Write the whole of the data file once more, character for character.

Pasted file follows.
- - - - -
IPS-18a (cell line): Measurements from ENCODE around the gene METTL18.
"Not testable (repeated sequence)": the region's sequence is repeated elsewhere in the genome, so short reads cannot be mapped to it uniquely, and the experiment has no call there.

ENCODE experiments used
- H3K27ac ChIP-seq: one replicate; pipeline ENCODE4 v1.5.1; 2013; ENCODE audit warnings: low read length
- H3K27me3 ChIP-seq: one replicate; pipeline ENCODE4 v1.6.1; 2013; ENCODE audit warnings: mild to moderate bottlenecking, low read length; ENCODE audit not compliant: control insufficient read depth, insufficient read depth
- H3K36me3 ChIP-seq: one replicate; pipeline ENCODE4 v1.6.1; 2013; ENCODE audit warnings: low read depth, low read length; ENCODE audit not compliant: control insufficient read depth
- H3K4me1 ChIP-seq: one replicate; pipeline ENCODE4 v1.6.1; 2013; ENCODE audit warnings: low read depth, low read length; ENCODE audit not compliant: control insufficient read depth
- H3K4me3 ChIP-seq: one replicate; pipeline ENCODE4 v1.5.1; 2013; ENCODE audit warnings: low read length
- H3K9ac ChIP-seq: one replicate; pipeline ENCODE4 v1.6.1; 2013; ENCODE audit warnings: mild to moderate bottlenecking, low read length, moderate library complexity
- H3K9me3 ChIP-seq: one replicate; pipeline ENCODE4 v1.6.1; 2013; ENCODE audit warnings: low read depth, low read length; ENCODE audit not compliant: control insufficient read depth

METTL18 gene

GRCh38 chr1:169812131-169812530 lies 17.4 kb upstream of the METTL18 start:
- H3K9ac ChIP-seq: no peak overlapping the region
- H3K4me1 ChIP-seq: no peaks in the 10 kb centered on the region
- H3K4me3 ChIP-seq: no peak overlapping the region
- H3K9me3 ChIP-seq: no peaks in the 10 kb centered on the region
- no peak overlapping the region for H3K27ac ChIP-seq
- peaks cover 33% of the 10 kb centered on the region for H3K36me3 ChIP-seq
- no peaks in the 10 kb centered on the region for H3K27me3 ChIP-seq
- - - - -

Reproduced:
IPS-18a (cell line): Measurements from ENCODE around the gene METTL18.
"Not testable (repeated sequence)": the region's sequence is repeated elsewhere in the genome, so short reads cannot be mapped to it uniquely, and the experiment has no call there.

ENCODE experiments used
- H3K27ac ChIP-seq: one replicate; pipeline ENCODE4 v1.5.1; 2013; ENCODE audit warnings: low read length
- H3K27me3 ChIP-seq: one replicate; pipeline ENCODE4 v1.6.1; 2013; ENCODE audit warnings: mild to moderate bottlenecking, low read length; ENCODE audit not compliant: control insufficient read depth, insufficient read depth
- H3K36me3 ChIP-seq: one replicate; pipeline ENCODE4 v1.6.1; 2013; ENCODE audit warnings: low read depth, low read length; ENCODE audit not compliant: control insufficient read depth
- H3K4me1 ChIP-seq: one replicate; pipeline ENCODE4 v1.6.1; 2013; ENCODE audit warnings: low read depth, low read length; ENCODE audit not compliant: control insufficient read depth
- H3K4me3 ChIP-seq: one replicate; pipeline ENCODE4 v1.5.1; 2013; ENCODE audit warnings: low read length
- H3K9ac ChIP-seq: one replicate; pipeline ENCODE4 v1.6.1; 2013; ENCODE audit warnings: mild to moderate bottlenecking, low read length, moderate library complexity
- H3K9me3 ChIP-seq: one replicate; pipeline ENCODE4 v1.6.1; 2013; ENCODE audit warnings: low read depth, low read length; ENCODE audit not compliant: control insufficient read depth

METTL18 gene

GRCh38 chr1:169812131-169812530 lies 17.4 kb upstream of the METTL18 start:
- H3K9ac ChIP-seq: no peak overlapping the region
- H3K4me1 ChIP-seq: no peaks in the 10 kb centered on the region
- H3K4me3 ChIP-seq: no peak overlapping the region
- H3K9me3 ChIP-seq: no peaks in the 10 kb centered on the region
- no peak overlapping the region for H3K27ac ChIP-seq
- peaks cover 33% of the 10 kb centered on the region for H3K36me3 ChIP-seq
- no peaks in the 10 kb centered on the region for H3K27me3 ChIP-seq